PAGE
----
Tuesday, April 02, 2013

Hardly a recipe for a perfect world ...

I probably watch more TV than I should.  But I spend much of my day gnashing the teeth of my mind, wrestling with today's most pungent problems, and come evening, if I'm not going out, I'm happy enough to sit in my most comfortable chair and let the Knicks or the Mets wash over me.  Or Downton Abbey.  Or Game of Thrones.  Or Whitney.  Of which, to be honest, I'm awfully fond.

Like I say, I watch too much television.

That said, I've become an expert at not watching commercials.  The modern DVR box is a Godsend in this regard, no matter how loathsome and substandard a machine it is.  So I tend to fast-forward through the commercials, stopping only for ones I find interesting for one reason or another.

And who doesn't think Penelope Cruz is interesting?  I was cruising through a block of commercials last night and there she was, just for the briefest moment, drinking a cup of coffee.  Looking wonderful.

It has long ago been established that the greatest beauty is to be found in dark haired women.  Witness Helen of Troy.  Likewise, witness Penelope Cruz.  One of my favorite movie moments of recent vintage is when she shows up with the gun near the end of Vicki, Christina, Barcelona and starts busting caps.  But you could also say she was fabulous through the whole thing and be absolutely right.

Anyway, there she was, her exquisite face emblazoned across a good six feet of the wall above my sofa, drinking a cup of coffee made from what I take to be a Nespresso machine, her dark expressive eyes clenched in ecstasy.  Do you know that whole business, friends, about how if you ever come face to face with Satan, you probably won't identify him as such?  He'll be something or someone more overtly palatable?  Well, part of me is thinking that he's chosen to come to earth as a Nespresso machine.  And if that machine is not, in fact, corporally him, then it is nonetheless certainly one of the great manifestations of evil.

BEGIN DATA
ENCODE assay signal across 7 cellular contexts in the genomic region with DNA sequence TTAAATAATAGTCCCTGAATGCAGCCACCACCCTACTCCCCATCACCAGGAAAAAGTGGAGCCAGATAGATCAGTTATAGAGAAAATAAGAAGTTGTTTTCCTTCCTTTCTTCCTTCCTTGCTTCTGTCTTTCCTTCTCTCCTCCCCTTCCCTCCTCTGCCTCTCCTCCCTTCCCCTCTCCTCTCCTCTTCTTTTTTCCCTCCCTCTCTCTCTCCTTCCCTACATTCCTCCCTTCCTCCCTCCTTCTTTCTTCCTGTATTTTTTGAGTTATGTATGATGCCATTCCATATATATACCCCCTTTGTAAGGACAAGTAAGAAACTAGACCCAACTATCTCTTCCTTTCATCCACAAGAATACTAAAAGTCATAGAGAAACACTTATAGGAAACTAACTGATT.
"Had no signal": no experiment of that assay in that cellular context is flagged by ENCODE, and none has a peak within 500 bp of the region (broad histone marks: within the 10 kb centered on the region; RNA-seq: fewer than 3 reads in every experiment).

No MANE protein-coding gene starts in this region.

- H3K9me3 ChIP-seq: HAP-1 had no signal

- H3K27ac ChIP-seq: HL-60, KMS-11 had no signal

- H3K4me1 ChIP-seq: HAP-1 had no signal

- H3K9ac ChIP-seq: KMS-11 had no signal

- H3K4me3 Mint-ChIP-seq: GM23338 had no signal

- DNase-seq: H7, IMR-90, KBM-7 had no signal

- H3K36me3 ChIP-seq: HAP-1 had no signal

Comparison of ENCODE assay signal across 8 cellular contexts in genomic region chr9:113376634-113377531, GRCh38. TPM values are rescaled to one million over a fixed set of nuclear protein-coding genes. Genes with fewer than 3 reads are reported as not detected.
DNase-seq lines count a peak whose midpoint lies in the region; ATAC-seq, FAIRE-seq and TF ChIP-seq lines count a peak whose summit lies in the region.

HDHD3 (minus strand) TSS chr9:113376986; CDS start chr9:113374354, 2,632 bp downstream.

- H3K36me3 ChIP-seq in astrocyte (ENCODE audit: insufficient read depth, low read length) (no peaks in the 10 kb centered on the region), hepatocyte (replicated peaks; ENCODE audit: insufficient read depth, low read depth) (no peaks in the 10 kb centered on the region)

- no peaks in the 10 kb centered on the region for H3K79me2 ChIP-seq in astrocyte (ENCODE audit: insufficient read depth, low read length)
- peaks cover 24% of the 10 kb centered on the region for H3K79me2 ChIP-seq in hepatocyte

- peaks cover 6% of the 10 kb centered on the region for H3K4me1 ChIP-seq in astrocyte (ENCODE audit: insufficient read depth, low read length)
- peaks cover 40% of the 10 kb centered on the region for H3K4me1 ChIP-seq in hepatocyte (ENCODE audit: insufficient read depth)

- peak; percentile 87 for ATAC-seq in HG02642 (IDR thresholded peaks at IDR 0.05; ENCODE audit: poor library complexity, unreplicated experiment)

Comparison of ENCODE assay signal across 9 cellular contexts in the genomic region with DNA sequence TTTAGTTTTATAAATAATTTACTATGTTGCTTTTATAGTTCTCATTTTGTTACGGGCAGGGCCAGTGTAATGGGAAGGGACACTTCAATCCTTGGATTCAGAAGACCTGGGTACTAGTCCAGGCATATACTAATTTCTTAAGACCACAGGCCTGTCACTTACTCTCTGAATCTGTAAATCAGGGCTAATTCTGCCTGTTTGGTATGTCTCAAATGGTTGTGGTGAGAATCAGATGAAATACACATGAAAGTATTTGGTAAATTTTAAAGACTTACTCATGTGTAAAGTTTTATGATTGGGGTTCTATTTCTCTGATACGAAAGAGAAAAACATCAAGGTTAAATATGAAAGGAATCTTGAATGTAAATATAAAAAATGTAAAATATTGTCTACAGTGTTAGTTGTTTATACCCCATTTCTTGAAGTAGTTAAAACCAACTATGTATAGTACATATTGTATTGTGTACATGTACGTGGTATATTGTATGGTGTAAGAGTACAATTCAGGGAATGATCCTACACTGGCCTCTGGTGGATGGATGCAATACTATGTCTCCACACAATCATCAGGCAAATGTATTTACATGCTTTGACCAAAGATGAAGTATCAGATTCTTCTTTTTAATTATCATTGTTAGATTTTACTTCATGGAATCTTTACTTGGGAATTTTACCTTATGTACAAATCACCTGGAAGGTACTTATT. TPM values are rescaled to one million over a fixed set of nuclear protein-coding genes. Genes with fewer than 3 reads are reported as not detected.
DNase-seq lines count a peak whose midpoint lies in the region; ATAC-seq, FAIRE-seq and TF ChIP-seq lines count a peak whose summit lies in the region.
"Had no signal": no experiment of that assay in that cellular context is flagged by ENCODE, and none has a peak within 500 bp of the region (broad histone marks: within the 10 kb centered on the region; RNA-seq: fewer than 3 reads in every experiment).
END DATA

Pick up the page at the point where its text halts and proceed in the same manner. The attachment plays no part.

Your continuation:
How many cups of coffee do Americans drink a day?  Let's say a gazillion.  What if a significant subset of those were made by inserting a small plastic container into a Nespresso machine and squeezing hot water through its contents?  Then ejecting the cup into the garbage.  And what if it's so good you decide you want another serving?  Put another of those nasty little, non-biodegradable cups in the machine, pull the lever, and then eject it into the garbage.

Mmmmm, good coffee!

Forbid the notion that you can make just as good a cup of coffee -- perhaps better -- like a normal person.  No.  Too inconvenient.  Now multiply those little bastards by a gazillion.  Is this a good idea?


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